Not a lot seems to happen in Walsall Wood, but when it does, it kicks off big time. The strange event in Lichfield Road on Tuesday morning has sent ripples across the internet and other media that could give us a new definition of care in the community.
The facts of the incident are sparse, but what is clear is that an un-named man, either in his 30`s or 40`s, was found to be hanging from a cross attached to a telegraph pole outside a doctors surgery. A passer-by photographed the scene for posterity and within minutes, the image was posted on the internet. Wearing only a loincloth and crown of thorns in sub-zero temperatures, the man was brought down by police and paramedics and taken to hospital suffering from mild hypothermia and to undergo psychiatric tests.
A short time later, a Facebook group was set up which within 24 hours has attracted close to 1,000 subscribers. The majority of comments display a sense of hilarity at this unusual occurrence and there are endless references to Monty Python`s Life of Brian and “No more Nails” adhesive. A national tabloid ran the story and speculated that the incident was a protest against the surgery. News agencies as far away as Adelaide in Australia and in Portugal picked up the story printed in The Sun. Wild rumours began to fly across the internet as to what was the motivation behind such an extraordinary event. A stag night prank was suggested, drug abuse and mental illness were other major themes. Very few commentators seemed in the least bit sympathetic towards the man or what reasons may have drove him to such a bizarre action.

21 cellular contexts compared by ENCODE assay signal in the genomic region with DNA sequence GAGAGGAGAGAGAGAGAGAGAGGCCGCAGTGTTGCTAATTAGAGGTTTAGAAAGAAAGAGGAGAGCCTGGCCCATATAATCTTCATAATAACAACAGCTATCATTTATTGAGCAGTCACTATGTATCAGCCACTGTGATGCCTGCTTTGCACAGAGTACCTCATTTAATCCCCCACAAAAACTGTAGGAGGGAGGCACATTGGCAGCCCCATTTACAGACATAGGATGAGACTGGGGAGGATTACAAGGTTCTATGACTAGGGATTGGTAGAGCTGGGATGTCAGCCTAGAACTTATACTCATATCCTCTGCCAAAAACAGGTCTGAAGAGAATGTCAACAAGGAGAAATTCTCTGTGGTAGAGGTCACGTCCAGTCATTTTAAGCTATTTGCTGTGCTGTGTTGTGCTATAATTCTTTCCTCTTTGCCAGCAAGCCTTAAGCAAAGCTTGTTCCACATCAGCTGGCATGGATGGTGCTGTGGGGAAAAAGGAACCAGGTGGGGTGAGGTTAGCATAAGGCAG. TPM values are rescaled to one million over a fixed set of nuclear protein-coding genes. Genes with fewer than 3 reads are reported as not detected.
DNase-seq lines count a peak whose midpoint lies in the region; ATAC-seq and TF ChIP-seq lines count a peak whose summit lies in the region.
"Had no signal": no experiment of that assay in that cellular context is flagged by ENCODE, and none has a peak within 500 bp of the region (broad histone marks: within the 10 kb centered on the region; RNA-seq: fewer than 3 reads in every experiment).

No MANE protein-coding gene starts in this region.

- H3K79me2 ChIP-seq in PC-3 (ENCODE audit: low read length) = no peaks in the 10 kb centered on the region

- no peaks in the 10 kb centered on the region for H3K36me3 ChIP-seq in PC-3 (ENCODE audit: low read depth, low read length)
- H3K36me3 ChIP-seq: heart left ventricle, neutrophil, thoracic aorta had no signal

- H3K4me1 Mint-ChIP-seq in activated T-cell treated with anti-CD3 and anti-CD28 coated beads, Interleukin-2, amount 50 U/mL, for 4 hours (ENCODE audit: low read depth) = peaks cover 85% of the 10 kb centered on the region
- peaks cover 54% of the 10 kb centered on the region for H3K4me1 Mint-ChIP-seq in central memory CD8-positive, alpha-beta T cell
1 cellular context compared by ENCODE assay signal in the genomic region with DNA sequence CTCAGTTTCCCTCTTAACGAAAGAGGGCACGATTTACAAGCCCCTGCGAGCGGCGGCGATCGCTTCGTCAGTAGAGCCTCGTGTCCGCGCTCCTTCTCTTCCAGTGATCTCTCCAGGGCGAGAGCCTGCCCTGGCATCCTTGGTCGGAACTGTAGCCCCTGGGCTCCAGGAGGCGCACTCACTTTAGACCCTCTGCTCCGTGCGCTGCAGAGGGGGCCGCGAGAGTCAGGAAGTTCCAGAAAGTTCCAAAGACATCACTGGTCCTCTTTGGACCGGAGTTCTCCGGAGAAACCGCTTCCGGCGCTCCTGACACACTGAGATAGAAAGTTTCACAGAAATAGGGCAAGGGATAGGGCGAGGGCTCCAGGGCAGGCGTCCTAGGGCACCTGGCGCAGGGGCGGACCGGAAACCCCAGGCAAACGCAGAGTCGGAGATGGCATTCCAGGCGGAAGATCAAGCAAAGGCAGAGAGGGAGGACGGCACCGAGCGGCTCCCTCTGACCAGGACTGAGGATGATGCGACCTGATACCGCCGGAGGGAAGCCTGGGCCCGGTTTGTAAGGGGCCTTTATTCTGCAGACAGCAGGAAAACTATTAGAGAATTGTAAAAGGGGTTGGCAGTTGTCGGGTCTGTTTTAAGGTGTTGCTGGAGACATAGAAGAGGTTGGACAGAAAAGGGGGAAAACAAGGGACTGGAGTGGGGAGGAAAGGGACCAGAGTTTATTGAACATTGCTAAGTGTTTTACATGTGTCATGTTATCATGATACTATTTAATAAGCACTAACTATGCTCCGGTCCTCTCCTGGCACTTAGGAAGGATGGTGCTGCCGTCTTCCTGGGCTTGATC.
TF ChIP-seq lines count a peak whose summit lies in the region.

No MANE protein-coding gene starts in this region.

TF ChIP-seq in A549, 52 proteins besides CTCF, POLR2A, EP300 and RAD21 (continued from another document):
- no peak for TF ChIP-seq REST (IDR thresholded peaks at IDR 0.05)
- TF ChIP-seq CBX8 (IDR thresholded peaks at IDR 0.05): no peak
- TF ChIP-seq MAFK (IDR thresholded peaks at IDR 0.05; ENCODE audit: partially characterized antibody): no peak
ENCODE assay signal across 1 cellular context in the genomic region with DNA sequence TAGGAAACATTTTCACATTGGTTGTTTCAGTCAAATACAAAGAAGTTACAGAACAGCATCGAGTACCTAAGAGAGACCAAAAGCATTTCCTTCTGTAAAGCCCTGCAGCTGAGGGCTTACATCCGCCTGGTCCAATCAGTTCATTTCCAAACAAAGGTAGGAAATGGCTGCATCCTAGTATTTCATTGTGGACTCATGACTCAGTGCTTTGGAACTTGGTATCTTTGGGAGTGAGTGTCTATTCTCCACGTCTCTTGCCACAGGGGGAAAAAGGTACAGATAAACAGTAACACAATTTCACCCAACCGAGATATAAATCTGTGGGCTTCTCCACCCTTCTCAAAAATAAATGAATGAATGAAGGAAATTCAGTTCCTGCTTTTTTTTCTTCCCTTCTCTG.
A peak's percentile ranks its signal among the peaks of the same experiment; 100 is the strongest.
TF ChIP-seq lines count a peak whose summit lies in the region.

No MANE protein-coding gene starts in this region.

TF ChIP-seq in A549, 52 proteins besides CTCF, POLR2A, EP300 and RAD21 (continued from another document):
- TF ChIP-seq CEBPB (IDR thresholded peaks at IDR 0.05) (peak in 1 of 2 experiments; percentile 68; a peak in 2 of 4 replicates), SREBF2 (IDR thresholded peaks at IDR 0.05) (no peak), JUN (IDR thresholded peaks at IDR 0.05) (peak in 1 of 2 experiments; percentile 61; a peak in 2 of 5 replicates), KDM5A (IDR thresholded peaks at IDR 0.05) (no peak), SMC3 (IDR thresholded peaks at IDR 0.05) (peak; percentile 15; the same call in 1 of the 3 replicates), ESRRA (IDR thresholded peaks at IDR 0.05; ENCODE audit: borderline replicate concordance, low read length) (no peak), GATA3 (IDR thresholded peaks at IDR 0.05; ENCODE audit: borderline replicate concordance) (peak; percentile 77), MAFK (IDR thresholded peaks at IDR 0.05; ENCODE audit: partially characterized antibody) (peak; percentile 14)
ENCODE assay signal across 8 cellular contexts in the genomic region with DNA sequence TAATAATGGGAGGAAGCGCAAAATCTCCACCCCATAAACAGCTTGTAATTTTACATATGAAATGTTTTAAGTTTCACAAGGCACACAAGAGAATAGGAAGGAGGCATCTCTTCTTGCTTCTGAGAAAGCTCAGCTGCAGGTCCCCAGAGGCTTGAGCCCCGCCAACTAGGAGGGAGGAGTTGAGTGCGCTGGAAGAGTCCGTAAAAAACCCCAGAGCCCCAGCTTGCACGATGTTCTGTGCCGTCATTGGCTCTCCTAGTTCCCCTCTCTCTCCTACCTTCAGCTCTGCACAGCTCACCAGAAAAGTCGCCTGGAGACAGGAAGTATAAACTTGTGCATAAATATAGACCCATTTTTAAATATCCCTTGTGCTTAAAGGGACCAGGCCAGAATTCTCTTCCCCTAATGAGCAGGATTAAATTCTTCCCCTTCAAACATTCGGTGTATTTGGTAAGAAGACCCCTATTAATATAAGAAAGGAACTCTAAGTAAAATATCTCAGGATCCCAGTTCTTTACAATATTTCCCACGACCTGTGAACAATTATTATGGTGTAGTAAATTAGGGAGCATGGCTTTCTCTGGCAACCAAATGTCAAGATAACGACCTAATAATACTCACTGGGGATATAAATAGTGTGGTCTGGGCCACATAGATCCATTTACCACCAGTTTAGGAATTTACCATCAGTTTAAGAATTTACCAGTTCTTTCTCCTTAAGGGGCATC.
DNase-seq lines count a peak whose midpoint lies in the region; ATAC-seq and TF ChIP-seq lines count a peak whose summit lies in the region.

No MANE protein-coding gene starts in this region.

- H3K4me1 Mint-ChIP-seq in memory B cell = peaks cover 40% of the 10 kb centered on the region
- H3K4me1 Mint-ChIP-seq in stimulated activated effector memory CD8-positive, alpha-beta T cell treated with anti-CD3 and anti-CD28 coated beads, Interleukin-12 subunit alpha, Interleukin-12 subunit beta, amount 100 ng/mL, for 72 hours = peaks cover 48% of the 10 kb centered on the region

The rumours became darker, leading West Midlands Police to take the unusual step of issuing a statement that categorically denied that the man was a victim of a vigilante attack following a murder outside The Anchor pub in Brownhills. The police also confirmed that the mock crucifixion was a protest against the health service.
The Express & Star, our “local” paper, ran the story tucked away on page 5 and did not bother to put the article online even as the social networking sites were buzzing with speculation and a real need for accurate news. The increasingly influential YamYam was across the story from the beginning and presented the facts as they emerged and added value by linking to Facebook and the blogosphere in terms of context and background. The hippo must declare an interest here as TheYamYam has consistently supported this and other local blogs in bringing opinion to a wider audience.
There is still, though, something very odd about the incident that defies explanation and will continue to cause febrile imaginations to run riot. At the time, the Police described the action as “a spur of the moment thing”, but the construction of a wooden cross, the purchase of a loincloth and the manufacture of a crown of thorns suggests a certain amount of pre-planning and how on earth is it possible to tie yourself to a cross?
Given the speculation and rumour and paucity of facts, we are no closer to knowing the reasons why this man did what he did and perhaps it should remain that way.
If this man is unwell, he should be left in care of professionals who may help him to face his demons. If he has been involved in criminal activity, then that is a matter for the Police and the courts. Any further publicity could compromise legal proceedings. If the whole thing was staged, then such attention seeking should be ignored.
The almost hysterical reaction from Facebookers and Twitterers exposes a dark side of society when a community views a person in difficulties as entertainment. It says more about our collective mental state than it does about our own personal Jesus.